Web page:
Did A World Cup Team Use A Drone To Spy On A Rival?

Apparently not. But FIFA is said to be investigating a “bizarre” incident involving the French team’s private practice.

Did A World Cup Team Use A Drone To Spy On A Rival?
[Image: Flickr user kielinstitute]

Drones make it easy to score aerial footage of everything from abandoned ghost towns to drug-addled parties in the desert. And now, with the World Cup soccer (or footie, if you prefer) tournament in full swing in Brazil, some teams are a little skittish that the flying, camera-equipped quadcopters could be used for nefarious reasons–like to spy on private practices.


According to The Guardian, FIFA is said to be investigating a “bizarre” incident in which a drone was spotted during one of France’s training sessions prior to its match against Honduras on Sunday. Rumors quickly floated suggesting that it was a rival trying to gain a leg up on the competition.

If true, it’d certainly be a sexy story, but it doesn’t appear to be the case this time. Apparently, the quadcopter turned out not to belong to anyone associated with Team Honduras, but rather to a hobbyist fan who presumably wanted to watch the French team practice from afar. Shortly after the incident, according to a translated report from BMFV TV, the man was arrested for piloting the drone over Brazilian airspace.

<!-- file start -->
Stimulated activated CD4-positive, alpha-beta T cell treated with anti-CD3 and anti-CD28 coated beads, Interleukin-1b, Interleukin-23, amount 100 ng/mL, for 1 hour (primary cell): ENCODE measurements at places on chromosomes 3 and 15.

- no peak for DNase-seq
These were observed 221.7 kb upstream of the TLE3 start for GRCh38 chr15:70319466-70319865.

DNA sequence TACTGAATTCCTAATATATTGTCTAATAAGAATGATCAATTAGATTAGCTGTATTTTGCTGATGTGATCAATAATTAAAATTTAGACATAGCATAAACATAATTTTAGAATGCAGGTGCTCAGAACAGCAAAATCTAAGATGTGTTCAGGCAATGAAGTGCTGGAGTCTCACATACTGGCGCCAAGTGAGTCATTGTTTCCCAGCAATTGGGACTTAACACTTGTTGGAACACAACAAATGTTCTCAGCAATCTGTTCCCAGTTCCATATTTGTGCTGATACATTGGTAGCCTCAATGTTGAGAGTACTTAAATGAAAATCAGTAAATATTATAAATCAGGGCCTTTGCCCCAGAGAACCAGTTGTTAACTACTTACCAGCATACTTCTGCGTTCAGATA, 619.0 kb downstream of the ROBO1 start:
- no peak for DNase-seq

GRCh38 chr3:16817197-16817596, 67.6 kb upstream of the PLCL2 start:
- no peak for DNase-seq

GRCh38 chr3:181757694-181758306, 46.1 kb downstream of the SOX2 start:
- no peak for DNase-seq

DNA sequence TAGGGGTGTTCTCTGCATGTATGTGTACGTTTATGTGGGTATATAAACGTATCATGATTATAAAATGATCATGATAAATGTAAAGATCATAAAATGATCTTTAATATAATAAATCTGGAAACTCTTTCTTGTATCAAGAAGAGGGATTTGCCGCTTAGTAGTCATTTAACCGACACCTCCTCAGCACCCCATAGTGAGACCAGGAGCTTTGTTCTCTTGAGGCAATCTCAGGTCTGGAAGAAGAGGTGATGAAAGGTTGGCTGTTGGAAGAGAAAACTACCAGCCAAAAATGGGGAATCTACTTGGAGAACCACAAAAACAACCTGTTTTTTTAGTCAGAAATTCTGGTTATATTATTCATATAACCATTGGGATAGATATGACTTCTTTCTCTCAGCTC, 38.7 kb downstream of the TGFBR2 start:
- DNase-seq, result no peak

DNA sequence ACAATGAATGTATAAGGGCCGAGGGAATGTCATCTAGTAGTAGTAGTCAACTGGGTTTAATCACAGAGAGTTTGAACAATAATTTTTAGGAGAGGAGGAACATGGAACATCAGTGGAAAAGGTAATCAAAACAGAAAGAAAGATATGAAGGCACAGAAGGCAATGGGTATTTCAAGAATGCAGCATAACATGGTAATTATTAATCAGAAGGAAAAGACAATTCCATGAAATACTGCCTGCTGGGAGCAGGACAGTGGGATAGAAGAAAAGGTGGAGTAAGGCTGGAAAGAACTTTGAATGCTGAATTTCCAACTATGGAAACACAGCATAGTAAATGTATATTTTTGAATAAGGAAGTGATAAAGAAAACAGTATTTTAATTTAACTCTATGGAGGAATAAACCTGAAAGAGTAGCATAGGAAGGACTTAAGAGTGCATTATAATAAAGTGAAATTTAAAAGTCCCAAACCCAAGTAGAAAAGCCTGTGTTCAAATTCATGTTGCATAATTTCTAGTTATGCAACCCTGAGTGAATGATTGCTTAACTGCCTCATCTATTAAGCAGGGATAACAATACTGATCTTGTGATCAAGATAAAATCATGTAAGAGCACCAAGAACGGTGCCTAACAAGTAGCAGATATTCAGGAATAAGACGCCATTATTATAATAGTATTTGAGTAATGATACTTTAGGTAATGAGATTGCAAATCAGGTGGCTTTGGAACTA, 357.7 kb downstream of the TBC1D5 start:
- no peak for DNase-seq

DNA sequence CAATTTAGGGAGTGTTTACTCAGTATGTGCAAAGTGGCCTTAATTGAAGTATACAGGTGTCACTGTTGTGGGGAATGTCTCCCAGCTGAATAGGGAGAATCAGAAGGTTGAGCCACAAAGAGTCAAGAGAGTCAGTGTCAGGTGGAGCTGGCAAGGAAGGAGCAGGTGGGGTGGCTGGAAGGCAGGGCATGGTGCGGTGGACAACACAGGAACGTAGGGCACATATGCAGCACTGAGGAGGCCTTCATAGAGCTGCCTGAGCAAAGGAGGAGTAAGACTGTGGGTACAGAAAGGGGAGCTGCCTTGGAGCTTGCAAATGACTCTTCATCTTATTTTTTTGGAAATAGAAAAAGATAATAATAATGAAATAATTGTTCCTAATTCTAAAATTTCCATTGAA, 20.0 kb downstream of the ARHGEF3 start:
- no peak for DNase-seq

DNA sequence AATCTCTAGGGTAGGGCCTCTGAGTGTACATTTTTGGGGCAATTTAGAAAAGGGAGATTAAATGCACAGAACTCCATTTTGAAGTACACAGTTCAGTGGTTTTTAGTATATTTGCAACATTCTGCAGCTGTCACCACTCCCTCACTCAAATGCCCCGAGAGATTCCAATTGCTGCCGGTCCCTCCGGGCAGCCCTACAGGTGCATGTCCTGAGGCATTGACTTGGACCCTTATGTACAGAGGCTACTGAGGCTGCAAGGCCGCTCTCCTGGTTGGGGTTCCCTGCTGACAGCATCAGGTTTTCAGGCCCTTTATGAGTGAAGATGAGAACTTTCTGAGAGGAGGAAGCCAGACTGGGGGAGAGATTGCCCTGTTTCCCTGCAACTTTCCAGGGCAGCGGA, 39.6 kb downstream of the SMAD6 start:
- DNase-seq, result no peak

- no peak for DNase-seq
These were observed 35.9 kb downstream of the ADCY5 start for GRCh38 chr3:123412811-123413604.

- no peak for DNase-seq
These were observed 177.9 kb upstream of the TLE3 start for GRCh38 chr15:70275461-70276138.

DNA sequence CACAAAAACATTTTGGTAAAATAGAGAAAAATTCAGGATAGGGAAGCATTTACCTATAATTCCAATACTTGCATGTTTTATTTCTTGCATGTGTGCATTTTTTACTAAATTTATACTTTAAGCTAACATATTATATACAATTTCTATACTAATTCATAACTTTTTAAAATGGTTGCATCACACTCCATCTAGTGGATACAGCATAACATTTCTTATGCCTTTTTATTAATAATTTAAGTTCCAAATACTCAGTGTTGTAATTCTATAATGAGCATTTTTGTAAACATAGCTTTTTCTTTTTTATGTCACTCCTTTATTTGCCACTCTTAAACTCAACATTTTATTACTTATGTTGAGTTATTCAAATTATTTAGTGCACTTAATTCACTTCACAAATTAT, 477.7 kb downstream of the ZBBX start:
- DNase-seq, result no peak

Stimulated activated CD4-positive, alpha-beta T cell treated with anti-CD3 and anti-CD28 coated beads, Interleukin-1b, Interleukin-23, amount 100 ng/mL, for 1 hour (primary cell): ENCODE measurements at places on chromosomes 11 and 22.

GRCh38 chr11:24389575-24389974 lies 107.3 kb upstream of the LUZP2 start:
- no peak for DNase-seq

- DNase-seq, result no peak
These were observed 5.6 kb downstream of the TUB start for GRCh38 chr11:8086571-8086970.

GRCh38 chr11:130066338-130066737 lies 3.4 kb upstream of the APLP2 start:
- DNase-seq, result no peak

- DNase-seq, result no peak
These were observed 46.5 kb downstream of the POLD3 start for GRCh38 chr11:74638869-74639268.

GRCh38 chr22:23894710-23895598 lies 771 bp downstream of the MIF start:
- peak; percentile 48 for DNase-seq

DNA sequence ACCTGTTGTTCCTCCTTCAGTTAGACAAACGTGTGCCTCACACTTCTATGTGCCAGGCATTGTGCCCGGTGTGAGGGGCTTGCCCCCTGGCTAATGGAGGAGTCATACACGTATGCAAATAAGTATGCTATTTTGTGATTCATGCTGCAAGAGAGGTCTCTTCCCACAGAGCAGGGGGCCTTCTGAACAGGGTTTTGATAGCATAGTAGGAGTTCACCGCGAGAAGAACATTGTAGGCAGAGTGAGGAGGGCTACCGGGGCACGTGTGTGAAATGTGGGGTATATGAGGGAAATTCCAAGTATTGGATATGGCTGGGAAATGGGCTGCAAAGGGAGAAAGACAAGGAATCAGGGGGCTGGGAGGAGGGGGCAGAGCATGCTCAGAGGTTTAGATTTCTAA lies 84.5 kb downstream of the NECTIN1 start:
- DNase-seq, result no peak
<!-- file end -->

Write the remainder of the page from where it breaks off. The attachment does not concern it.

While some players were amused by the stunt, the French team’s manager, Didier Deschamps, told the media that the prevalence of aerial drones is increasingly becoming a nuisance. “Apparently drones are used more and more,” he said. “It’s not up to me. FIFA handles this and has been carrying out an inquiry; we don’t want any intrusion into our privacy. It’s very hard to fight this these days.”

(Deschamps needn’t have been too concerned with France’s secrets getting out: His club crushed Honduras 3-0.)

That said, it’s unclear how advantageous using aerial footage of another soccer team’s scrimmage would even be. Battery life is still not very good. And furthermore, it would be very hard to glean insight from an opposing team’s playbook without getting noticed.

Now, there are drones being used in Brazil, but their purpose is slightly less salacious: In efforts to beef up security, the country’s air force is employing two $12 million drones to patrol the skies above soccer matches.

About the author

Chris is a staff writer at Fast Company, where he covers business and tech. He has also written for The Week, TIME, Men's Journal, The Atlantic, and more.